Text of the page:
‘God, how stupid I am!’: 5 lessons on reflection and self-irony from great Russian authors

Even such humorous and witty authors like Anton Chekhov, let alone the grimmer ones, were often displeased with themselves

Even such humorous and witty authors like Anton Chekhov, let alone the grimmer ones, were often displeased with themselves

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How Tolstoy, Chekhov and other world-renowned Russian writers struggled with their weaknesses and indulged in ruthless self-criticism.

1. Leo Tolstoy

Tolstoy in his prime. Even after the fame came to him, the writer of noble origin wasn't satisfied with himself.

The “Crème de la crème” of Russian authors, Tolstoy (1828–1910) was often displeased with himself. In 1850, the then-young author confessed in his diary: “I live so recklessly, like a beast,” blaming himself for wasting his time on mindless pursuits. “I am very dissatisfied with myself,” he added.

Years went by, and from a young reckless count Tolstoy turned into a hard-working classicist but still found reasons for self-criticism. “Can’t write – it looks false. And I can’t change that,” Tolstoy notes grimly in 1863. During this period he also thinks a lot about his young bride Sofya, criticizing himself for not deserving her: “I am small and pathetic… an immoral egoist.”

As it turned out, Tolstoy was far more than that and definitely not “pathetic”. Perhaps there is no contradiction – the writer himself noticed that, “the same person can change from a villain to an angel, from a sage to an idiot, from strength to weakness…” Tolstoy’s moments of weakness didn’t make him less of a man and an author.

2. Fyodor Dostoevsky

Dostoevsky looks rather grim on his canonic portrait by Vasily Perov.

Unsurprisingly, the man who wrote deeply grim psychological novels like Crime and Punishment and The Brothers Karamazov was not always cheerful. In a way, Dostoevsky (1821–1881) matched the idea of Russian people, whom he considered rather melancholic. “The need to suffer is an inherent feature of Russians throughout the ages,” he wrote in A Writer’s Diary.

Dostoevsky called his own nature “sick” and wondered in one of his letters: “Why do you think of me as a kind and generous man? No, my friend, I’m not very kind and this bothers me a lot…” Actually, Dostoevsky was generous indeed, taking care not only of his big family (four children) but also of his ex-wife’s child and his brother’s relatives.

3. Andrei Platonov

Platonov, one of the devoted Communist writers, had to suffer a lot throughout his life.

Andrei Platonov (1899–1951) who wrote a very dark Soviet novel: A Foundation Pit, led a harsh life which included two wars, a personal feud with Stalin and the death of a child. An optimistic, yet stern man, Platonov was never easy on himself.

One of his notes in a diary says: “God, how stupid I am! (look at the previous 3-4 pages).” Some other notes seem to be even harsher: “How I wish I could write artistically, clearly, with passion and pride for the working class [but I can’t].”

As an author, Platonov understood the weakness of the human (including his own) soul, claiming: “Since childhood, everyone works on his social mask, to guarantee success. How wonderful it would be if we didn’t have masks! How great!”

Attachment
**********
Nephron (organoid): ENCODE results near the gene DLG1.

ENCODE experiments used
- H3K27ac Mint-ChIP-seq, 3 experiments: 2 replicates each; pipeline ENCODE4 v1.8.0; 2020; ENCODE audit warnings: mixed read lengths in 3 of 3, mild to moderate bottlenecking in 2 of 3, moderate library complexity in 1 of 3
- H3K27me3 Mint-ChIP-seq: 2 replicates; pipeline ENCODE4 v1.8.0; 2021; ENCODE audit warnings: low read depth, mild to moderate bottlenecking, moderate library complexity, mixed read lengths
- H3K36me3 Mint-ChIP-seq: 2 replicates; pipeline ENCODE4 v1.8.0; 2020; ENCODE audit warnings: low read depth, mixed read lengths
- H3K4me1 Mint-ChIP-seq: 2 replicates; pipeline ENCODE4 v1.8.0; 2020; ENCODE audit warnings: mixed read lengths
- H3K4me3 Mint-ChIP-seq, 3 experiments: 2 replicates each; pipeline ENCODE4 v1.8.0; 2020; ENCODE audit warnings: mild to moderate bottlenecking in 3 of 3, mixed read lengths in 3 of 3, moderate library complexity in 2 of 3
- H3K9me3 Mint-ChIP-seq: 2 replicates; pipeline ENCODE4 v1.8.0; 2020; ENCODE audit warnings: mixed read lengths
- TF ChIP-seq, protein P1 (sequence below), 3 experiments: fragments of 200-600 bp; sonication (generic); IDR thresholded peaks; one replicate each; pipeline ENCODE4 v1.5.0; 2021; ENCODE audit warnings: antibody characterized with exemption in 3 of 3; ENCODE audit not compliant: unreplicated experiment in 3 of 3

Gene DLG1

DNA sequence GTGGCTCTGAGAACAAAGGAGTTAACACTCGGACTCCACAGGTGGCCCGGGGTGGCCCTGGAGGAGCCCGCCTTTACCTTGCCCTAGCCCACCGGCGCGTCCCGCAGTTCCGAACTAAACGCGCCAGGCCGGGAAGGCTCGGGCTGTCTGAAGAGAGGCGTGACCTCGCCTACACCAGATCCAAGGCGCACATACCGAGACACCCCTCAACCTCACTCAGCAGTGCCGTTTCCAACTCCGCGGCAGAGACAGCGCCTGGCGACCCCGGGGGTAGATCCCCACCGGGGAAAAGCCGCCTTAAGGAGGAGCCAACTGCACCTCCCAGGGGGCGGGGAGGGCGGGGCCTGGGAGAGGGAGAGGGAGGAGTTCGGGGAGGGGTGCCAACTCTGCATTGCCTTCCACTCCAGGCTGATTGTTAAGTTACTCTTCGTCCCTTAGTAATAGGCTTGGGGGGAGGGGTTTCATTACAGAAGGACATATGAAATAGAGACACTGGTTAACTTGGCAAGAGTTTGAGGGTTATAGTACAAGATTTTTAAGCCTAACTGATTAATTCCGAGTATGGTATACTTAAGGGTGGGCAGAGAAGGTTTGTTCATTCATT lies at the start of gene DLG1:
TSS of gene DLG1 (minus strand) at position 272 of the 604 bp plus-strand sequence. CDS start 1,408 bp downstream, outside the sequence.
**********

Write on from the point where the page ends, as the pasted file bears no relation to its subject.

4. Anton Chekhov

Not only an author but a successful doctor as well, Chekhov took everything he had to face with humor.

The master of wit and irony in short-fiction and plays, Chekhov (1860–1904) could joke about anything –including himself, of course. Once he wrote to the brother of composer Pyotr Tchaikovsky: “Now Tchaikovsky is the #2 person in Russian art, with Leo Tolstoy being #1 for a long time… #3 goes to Ilya Repin (the artist), as for me, I grant myself #98.”

Of course Chekhov was far more important than that – but all his life he was modest, uncomfortable on stage and often dissatisfied with his life. “I would like to cross several years out of my life completely,” he wrote in 1890. But he is always humorous – in the same month, he writes: “In St. Petersburg I drank so much that Russia shall be proud of me!”

5. Sergei Dovlatov

An underappreciated writer in the USSR, Dovlatov crossed the Atlantic - only to find himself not very happy in the U.S. as well.

A Soviet-born writer who emigrated to the U.S. in the late 1970s, Dovlatov (1941–1990) always said he would love to be like Chekhov, and he was – in terms of humor and self-skepticism. “I am dressed pretty poorly right now and used to dress even worse before,” he said, for instance, about his style while living in America.

Finally free of Soviet censorship, Dovlatov didn’t seem to be happy in the U.S., suffering from alcoholism and depression. “All my life I was waiting for something… and now everything has already happened, nothing to wait anymore, no sources of joy,” the author stated once.

This, however, never meant that he stopped working and writing or became incapable of a good joke. “Me personally, I write for my children, for them to read all this stuff after my death so they would understand what a damn good daddy they had, and tears would rush from their shameless American eyes,” he wrote ironically. 

Want to know more about the greatest Russian authors? We have a very big top of them – ranging from simply good to geniuses.  

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